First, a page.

A seafood export dilemma in Scotland

Published on
June 30, 2015

Scotland’s seafood suppliers and processors were recently criticized for exporting too much of their seafood to the United States, Europe and other countries, instead of promoting seafood at home.

“With so much of the fish landed in Scotland being consumed outwith Scotland, more needs to be done to encourage consumption of Scottish fish within Scotland – and it needs to be easily identifiable as Scottish,” said North East MSP Christian Allard in published reports. “Seafish should take the opportunity of setting out their corporate plan to call the tune and ensure that our retailers stock and properly label Scottish fish.”

Scotland exports 80 percent of the seafood it produces at a value of GBP 613 million (USD 964.5 million) exported in 2014 – up 6.6 percent from 2013. Conversely, Scotland imports 80 percent of the seafood it consumes, according to the Scottish Seafood Association.

While seafood marketing executives acknowledge that Scotland traditionally focused on increasing seafood exports, they say the tide is changing.

“Farmed salmon, mackerel and shellfish such as langoustines and brown crab are highly sought after and exported to the likes of the USA, France, Spain, Italy and Portugal, with growing interest in Southeast Asia,” said Denise Fraser, public relations manager for Seafish U.K. “U.K. consumer tastes mean there isn’t huge local demand for these products, preferring white fish such as cod and haddock or smaller warm water prawns and tuna.”

“In the U.K., we have taken our eye off the ball in terms of sustaining our local markets and concentrated on the export market,” said John Cox, chairman, chairman of the Scottish Seafood Association. “Historically … the consumer abroad was more adventurous and they recognized the quality of the seafood, so they were prepared to pay a premium price,”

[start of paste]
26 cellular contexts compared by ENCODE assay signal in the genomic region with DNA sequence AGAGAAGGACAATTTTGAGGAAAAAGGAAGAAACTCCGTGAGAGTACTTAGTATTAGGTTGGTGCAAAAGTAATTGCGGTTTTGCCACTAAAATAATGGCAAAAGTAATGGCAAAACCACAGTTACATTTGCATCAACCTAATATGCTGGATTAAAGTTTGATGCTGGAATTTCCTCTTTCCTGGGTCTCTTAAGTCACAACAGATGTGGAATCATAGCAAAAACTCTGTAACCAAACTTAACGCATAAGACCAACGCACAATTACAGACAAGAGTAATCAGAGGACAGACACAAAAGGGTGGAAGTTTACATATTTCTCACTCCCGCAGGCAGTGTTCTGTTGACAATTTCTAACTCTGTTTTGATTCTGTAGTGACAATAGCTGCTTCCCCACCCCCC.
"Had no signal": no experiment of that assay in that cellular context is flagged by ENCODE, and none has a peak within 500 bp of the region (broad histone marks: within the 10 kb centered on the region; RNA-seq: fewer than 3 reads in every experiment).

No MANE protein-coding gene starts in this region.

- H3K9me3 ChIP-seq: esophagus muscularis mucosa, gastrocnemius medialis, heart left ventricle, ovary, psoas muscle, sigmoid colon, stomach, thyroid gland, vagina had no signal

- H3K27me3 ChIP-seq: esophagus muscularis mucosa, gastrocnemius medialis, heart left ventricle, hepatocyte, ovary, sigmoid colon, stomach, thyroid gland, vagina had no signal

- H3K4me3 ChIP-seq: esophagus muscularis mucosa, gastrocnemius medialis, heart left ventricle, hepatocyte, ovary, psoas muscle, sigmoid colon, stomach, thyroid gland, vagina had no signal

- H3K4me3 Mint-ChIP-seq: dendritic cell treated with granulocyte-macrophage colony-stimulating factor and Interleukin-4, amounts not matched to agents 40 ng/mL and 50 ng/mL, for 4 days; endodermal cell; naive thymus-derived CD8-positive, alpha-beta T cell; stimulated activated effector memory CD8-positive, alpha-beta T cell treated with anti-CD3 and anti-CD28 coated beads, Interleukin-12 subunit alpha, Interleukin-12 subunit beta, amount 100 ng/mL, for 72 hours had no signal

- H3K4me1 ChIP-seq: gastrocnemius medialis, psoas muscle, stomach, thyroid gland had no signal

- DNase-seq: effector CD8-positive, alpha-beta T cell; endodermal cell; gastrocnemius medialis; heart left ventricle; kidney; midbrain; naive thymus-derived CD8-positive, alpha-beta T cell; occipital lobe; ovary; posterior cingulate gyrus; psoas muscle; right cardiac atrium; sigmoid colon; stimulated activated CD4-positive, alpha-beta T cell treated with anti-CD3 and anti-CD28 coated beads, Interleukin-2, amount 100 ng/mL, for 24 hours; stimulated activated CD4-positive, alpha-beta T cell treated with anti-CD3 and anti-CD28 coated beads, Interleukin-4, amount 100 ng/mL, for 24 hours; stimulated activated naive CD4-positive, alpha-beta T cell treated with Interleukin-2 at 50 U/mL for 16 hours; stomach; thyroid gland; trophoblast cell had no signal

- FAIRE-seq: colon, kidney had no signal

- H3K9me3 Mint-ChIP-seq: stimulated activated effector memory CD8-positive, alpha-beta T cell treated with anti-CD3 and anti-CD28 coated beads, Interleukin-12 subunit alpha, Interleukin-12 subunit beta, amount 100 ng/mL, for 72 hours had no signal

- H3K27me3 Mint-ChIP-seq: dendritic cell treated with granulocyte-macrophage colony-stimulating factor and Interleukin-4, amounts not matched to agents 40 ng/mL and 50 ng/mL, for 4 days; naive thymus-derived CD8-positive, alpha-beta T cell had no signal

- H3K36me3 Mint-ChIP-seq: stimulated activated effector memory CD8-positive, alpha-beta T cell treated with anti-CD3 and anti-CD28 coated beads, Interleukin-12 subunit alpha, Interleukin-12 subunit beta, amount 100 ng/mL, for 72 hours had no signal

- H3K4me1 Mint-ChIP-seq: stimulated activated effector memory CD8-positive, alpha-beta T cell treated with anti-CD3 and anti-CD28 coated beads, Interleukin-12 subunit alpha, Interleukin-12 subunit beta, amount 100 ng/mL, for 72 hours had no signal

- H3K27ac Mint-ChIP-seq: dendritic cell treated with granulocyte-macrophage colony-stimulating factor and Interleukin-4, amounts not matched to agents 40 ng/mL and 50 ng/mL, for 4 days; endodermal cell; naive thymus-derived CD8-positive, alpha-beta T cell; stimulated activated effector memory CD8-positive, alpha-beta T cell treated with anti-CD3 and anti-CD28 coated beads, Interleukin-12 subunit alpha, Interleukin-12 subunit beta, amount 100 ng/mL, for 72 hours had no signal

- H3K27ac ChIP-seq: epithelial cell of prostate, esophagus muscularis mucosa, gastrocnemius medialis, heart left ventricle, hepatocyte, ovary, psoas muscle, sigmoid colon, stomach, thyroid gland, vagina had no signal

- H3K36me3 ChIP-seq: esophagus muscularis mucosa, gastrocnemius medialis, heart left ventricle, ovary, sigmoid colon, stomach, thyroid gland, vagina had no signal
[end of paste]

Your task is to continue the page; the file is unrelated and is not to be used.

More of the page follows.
However, after the horsemeat scandal and other food scares, U.K. consumer interest in buying local, high quality food and seafood has grown dramatically. “The question they always have is, ‘Where does my fish come from?’ That certainly raises the profile of domestically-landed seafood, and they are willing to pay the premium price to know where the fish has been landed, right down to the skipper,” Cox said.

To that end, more restaurants are featuring Scottish seafood on their menus. “People will travel and pay that premium price, knowing that it is local, fresh and a value for the money. Up until the last two or three years, there has been a problem with supply and low quotas, but the tide has turned. The North Sea is full of fish.”

Because of increased supply, the industry needs to communicate that “the product is here and is available”, Cox said. “We are also looking to more of the foodservice and retail buyers to not just consider the price, but the fact that there is demand for Scottish seafood, very much in line with demand for Scottish whisky, oat bread and other products.”

Grocery chains that are already promoting Scottish seafood are benefitting, according to Cox. “Retailers like Lidl and Aldi are using the Scottish seafood brand … as well as their own [seafood] brand … and are increasing their market share year after year.”

Contributing Editor



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